But then, dis­as­ter struck. His ship was ship­wrecked in the Red Sea but by luck he was picked up by HMS Lon­don and taken to Aden. He re­sumed his trav­els but later made his way to Zanz­ibar. Once again, he was ship­wrecked but once again he was saved by the Royal Navy.

Just as Malta then was the en­try point to North Africa and Egypt, so too Zanz­ibar was the en­try point to Eastern Africa at a time when this was be­ing opened up. Dr David Liv­ing­stone had just died and there was huge in­ter­est in the area by many Euro­peans.

Jimmy came un­der the spell of Africa. Hence­forth, he would stop sea­far­ing and he would never re­turn to Malta. He was sent by the Church Mis­sion­ary So­ci­ety to help out in Fr­ere­town to cope with Africans who had es­caped slav­ery.

His ex­tra­or­di­nary gift for lan­guages meant he quickly learned the main di­alects of that area and his easy-go­ing com­mu­nica­tive char­ac­ter en­abled him to make friends with many heads­men of tribes.

On one of his fre­quent vis­its to Zanz­ibar, Jimmy met ex­plorer Joseph Thom­son and to­gether they ex­plored the area be­tween Mount Kil­i­man­jaro and Lake Vic­to­ria, an area pop­u­lated by the wild and bel­li­cose Maa­sai tribe.

Once the ex­pe­di­tion was over, Jimmy set­tled in a camp but he was soon in­un­dated with re­quests to ac­com­pany English­men ei­ther on sa­fari ex­pe­di­tions with game hunt­ing in­ten­tions or to ac­com­pany trades­men on trips.

But the sit­u­a­tion in Europe was heat­ing up (soon af­ter 1900) and East Africa was caught in the re­ver­ber­a­tions as the Ger­mans be­came as keen as the English to es­tab­lish a foothold there.

In June 1894, the British gov­ern­ment had taken over the du­ties, re­spon­si­bil­i­ties and obli­ga­tions of the British East Africa Com­pany and Jimmy found him­self ap­pointed as District Of­fi­cer of the Uganda Ad­min­is­tra­tion.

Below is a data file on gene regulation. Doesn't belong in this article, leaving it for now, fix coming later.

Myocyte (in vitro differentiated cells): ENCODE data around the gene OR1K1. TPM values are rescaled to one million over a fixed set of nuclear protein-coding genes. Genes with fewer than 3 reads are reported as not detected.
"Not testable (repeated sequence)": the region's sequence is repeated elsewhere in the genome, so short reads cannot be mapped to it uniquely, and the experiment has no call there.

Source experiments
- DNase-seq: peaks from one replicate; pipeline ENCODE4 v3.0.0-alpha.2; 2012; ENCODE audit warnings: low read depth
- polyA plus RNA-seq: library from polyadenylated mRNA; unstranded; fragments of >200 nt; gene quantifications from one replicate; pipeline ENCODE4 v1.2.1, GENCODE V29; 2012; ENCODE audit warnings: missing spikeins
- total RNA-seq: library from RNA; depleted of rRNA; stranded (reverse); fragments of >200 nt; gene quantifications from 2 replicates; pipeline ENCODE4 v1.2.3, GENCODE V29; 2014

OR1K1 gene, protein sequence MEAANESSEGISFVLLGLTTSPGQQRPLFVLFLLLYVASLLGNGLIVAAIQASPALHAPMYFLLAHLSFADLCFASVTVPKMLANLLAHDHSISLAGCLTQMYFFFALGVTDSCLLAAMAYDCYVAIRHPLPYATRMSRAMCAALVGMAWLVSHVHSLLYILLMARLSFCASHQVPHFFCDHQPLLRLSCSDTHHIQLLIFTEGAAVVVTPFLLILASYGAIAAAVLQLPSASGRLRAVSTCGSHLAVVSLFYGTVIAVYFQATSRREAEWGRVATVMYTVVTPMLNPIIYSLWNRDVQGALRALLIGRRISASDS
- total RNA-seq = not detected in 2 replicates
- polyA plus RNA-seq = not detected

Mean­while he had fallen in love with the daugh­ter of the lo­cal doc­tor, Por­tuguese Maria Au­gusta Elvira de Souza, and mar­ried her in 1896.

This was the time when the great rail­way line was be­ing built to open up East Africa. Jimmy’s task was the re­cruit­ment of lo­cal labour, which shot up from the ini­tial 2,600 to over 30,000.

His ex­tremely var­ied life was draw­ing to an end. He came to trou­ble over his trad­ing ac­tiv­i­ties on the side and he was eased out of his post and sent to build an of­fi­cial sta­tion on one of the is­lands in Lake Vic­to­ria. It was an un­happy pe­riod for him, plagued by the lake’s flies and mosquitos.

Re­prieved, he was sent to En­tebbe on the shores of Lake Vic­to­ria as a district of­fi­cer. But his use­ful­ness had eclipsed. His younger of­fi­cers rel­ished re­count­ing the many in­ge­nious ways in which he cir­cum­vented his il­lit­er­acy and dys­lexia and all his fel­low ad­min­is­tra­tors were uni­ver­sity-trained ver­bal thinkers, ex­cept him.

So af­ter the Great War, in which he did his bit for Bri­tain, al­though ba­si­cally Bri­tain and Ger­many ground to a stale­mate in East Africa, he mi­grated to Por­tu­gal where his wife’s fam­ily lived. He died in 1925 and was buried in Lis­bon.